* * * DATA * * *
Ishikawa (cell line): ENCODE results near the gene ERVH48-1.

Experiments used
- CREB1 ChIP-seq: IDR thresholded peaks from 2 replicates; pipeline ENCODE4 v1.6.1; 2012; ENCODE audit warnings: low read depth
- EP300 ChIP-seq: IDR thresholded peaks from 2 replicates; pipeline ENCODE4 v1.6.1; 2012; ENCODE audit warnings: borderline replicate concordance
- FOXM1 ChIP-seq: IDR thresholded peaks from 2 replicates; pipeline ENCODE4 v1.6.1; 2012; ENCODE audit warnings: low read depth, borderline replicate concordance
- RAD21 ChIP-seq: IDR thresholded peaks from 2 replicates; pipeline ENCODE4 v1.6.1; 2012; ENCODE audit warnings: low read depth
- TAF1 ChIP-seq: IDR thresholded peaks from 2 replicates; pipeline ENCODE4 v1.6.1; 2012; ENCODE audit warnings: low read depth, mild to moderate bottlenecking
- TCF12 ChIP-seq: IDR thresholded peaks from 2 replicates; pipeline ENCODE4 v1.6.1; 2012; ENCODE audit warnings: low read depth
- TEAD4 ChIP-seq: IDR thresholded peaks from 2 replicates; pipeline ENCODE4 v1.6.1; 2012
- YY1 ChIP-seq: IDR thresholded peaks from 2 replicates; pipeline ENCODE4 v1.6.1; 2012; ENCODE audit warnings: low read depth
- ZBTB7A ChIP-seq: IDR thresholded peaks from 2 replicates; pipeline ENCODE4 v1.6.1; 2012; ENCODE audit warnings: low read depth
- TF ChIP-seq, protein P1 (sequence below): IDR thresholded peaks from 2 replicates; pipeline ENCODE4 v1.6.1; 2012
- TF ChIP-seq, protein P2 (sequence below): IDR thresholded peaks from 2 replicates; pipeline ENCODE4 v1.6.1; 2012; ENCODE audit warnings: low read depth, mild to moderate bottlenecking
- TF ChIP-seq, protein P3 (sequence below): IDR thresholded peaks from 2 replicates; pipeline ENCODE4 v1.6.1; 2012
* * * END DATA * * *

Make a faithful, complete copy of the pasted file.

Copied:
Ishikawa (cell line): ENCODE results near the gene ERVH48-1.

Experiments used
- CREB1 ChIP-seq: IDR thresholded peaks from 2 replicates; pipeline ENCODE4 v1.6.1; 2012; ENCODE audit warnings: low read depth
- EP300 ChIP-seq: IDR thresholded peaks from 2 replicates; pipeline ENCODE4 v1.6.1; 2012; ENCODE audit warnings: borderline replicate concordance
- FOXM1 ChIP-seq: IDR thresholded peaks from 2 replicates; pipeline ENCODE4 v1.6.1; 2012; ENCODE audit warnings: low read depth, borderline replicate concordance
- RAD21 ChIP-seq: IDR thresholded peaks from 2 replicates; pipeline ENCODE4 v1.6.1; 2012; ENCODE audit warnings: low read depth
- TAF1 ChIP-seq: IDR thresholded peaks from 2 replicates; pipeline ENCODE4 v1.6.1; 2012; ENCODE audit warnings: low read depth, mild to moderate bottlenecking
- TCF12 ChIP-seq: IDR thresholded peaks from 2 replicates; pipeline ENCODE4 v1.6.1; 2012; ENCODE audit warnings: low read depth
- TEAD4 ChIP-seq: IDR thresholded peaks from 2 replicates; pipeline ENCODE4 v1.6.1; 2012
- YY1 ChIP-seq: IDR thresholded peaks from 2 replicates; pipeline ENCODE4 v1.6.1; 2012; ENCODE audit warnings: low read depth
- ZBTB7A ChIP-seq: IDR thresholded peaks from 2 replicates; pipeline ENCODE4 v1.6.1; 2012; ENCODE audit warnings: low read depth
- TF ChIP-seq, protein P1 (sequence below): IDR thresholded peaks from 2 replicates; pipeline ENCODE4 v1.6.1; 2012
- TF ChIP-seq, protein P2 (sequence below): IDR thresholded peaks from 2 replicates; pipeline ENCODE4 v1.6.1; 2012; ENCODE audit warnings: low read depth, mild to moderate bottlenecking
- TF ChIP-seq, protein P3 (sequence below): IDR thresholded peaks from 2 replicates; pipeline ENCODE4 v1.6.1; 2012